“Mother!” Offers Moviegoers Something Different

Writing about director Darren Aronofsky’s latest film, “mother!,” is different than talking about it.
It’s hard, and forces one to organize thoughts in a rational and coherent manner – something the psychological thriller cannot be charged with.

But Aronofsky claims he planned it that way. “I kind of want people to not be too prepared,” said the writer and director in an interview for The Telegraph. “You think it’s one type of film and then suddenly it changes. You can never quite get a handle on it and it’s constantly surprising.”

That constant surprise comes not only from the film’s content, but from its lead actress as well.

Jennifer Lawrence’s reaction shots are often all the audience is presented with before the action unfolds on screen. Lawrence is the audience’s guide, as the film consists primarily of three tight shots – over her shoulder, on her face, and what she’s looking at.

The claustrophobic shots, dim lighting and lack of score complement the film’s content to perfect a disconcerting air.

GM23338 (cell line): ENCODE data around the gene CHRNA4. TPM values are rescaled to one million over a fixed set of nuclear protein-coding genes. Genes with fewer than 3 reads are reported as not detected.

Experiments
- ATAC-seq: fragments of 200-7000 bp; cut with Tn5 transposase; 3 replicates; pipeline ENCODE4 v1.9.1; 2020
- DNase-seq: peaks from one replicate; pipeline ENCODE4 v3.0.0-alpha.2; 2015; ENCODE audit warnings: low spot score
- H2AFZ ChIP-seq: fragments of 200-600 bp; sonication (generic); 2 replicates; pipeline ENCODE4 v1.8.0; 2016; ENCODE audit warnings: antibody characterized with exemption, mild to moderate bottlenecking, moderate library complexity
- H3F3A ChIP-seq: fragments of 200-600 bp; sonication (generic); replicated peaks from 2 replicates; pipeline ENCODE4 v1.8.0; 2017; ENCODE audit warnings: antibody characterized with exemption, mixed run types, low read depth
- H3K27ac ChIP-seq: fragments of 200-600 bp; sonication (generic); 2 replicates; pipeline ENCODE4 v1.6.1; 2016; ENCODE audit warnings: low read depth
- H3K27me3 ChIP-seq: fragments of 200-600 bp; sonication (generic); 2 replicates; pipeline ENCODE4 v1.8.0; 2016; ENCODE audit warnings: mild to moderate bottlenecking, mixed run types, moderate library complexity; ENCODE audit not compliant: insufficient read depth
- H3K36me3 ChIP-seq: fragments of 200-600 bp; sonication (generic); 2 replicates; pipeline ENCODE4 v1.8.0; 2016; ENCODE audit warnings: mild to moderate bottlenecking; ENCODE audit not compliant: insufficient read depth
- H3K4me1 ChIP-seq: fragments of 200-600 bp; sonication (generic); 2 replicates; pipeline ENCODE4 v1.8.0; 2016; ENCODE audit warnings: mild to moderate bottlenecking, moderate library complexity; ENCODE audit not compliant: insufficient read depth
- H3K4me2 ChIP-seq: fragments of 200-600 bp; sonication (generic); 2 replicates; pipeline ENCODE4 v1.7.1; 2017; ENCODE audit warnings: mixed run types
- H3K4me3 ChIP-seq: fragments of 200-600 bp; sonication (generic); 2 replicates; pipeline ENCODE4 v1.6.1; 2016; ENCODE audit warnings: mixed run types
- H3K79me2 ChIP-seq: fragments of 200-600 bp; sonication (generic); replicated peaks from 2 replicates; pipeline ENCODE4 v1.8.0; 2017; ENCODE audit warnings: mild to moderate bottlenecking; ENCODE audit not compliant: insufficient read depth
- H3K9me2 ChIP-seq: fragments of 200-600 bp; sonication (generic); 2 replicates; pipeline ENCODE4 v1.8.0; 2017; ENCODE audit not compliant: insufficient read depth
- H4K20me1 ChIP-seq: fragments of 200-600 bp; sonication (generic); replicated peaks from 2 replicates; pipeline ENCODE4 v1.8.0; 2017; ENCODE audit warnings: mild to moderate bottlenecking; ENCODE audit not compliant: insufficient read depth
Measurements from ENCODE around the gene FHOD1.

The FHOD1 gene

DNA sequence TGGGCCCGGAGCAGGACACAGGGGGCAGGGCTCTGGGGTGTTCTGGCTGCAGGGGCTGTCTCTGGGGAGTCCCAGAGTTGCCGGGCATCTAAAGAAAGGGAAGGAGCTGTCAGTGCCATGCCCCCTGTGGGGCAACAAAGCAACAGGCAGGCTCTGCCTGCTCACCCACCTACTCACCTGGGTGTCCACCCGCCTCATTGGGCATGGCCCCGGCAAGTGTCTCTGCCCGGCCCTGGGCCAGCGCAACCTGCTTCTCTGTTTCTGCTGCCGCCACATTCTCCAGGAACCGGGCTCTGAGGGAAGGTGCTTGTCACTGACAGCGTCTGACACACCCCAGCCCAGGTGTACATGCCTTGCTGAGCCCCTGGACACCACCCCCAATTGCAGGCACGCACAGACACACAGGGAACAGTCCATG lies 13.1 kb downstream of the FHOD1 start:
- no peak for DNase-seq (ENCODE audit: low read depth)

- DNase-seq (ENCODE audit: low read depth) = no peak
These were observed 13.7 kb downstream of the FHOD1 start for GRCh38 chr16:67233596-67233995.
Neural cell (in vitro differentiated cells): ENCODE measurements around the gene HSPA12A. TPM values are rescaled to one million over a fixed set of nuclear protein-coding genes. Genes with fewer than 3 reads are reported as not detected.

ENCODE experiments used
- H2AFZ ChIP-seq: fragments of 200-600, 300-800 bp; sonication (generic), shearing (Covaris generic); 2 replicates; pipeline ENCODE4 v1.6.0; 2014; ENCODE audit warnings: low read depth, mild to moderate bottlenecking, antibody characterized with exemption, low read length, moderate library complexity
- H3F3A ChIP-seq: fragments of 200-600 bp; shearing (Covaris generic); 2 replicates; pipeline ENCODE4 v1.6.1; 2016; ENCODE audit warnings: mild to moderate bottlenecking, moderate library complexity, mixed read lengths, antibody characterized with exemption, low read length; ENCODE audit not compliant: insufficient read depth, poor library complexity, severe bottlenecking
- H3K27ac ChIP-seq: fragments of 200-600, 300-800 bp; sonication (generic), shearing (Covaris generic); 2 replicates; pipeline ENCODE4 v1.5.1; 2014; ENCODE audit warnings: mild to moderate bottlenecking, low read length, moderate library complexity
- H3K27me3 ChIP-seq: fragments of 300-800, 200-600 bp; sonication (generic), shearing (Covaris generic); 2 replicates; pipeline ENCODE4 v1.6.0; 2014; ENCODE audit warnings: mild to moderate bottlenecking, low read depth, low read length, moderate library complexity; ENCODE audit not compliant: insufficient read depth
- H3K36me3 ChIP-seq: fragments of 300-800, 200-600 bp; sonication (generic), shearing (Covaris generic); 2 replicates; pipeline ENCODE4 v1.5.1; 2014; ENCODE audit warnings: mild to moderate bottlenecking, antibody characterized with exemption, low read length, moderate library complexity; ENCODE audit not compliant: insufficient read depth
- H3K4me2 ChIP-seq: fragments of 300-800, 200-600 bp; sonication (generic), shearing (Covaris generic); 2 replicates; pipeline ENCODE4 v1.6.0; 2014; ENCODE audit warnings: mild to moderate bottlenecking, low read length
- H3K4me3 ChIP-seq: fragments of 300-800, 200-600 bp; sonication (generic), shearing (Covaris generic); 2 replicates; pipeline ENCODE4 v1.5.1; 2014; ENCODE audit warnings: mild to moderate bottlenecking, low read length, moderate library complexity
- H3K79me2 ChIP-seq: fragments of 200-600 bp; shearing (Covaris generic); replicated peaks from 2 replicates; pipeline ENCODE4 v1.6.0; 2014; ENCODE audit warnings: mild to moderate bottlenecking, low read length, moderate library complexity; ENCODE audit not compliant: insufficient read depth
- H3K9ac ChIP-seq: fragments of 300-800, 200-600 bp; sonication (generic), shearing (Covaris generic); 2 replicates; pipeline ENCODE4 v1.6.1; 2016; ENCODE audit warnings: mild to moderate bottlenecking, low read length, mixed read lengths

“I want [the audience] to know it’s going to be intense,” said Aronofsky, “and they should only come if they want to see, venture far enough to incorporate so much hidden meaning. The feature’s initial stages are reminiscent of Roman Polanski’s “Rosemary’s Baby.” Javier Bardem plays the charming husband experiencing severe writer’s block, and Lawrence is the young supportive wife.

Much like in Polanski’s film, the couple’s tranquil existence is interrupted by outsiders – in this case unexpected visitors (Michelle Pfeiffer and Ed Harris) instead of neighbors. The plotline explodes from then on.

Themes presented throughout “mother!” include the delicate balance of marital roles, the struggles of living life in the public sphere, differences in parenting, and even creationism.

The film’s ambitious span and unique presentation is impressive but might repel those with more conservative tastes.

“I’m scared of the CinemaScore,” admitted the director in a Los Angeles Times interview. “People who go in without any sense of allegory will miss it.”

But that seems to be the case with most of Aronofsky’s films. The Brooklyn native’s work is polarizing. He’s known for films like “The Fountain” and “Black Swan.” Like many of his past projects, Aronofsky’s new film requires divergent thinking and an understanding that discomfort while watching is inevitable.

“mother!” and its predecessors therefore shine brightly among cult audiences, but are not for the faint-hearted.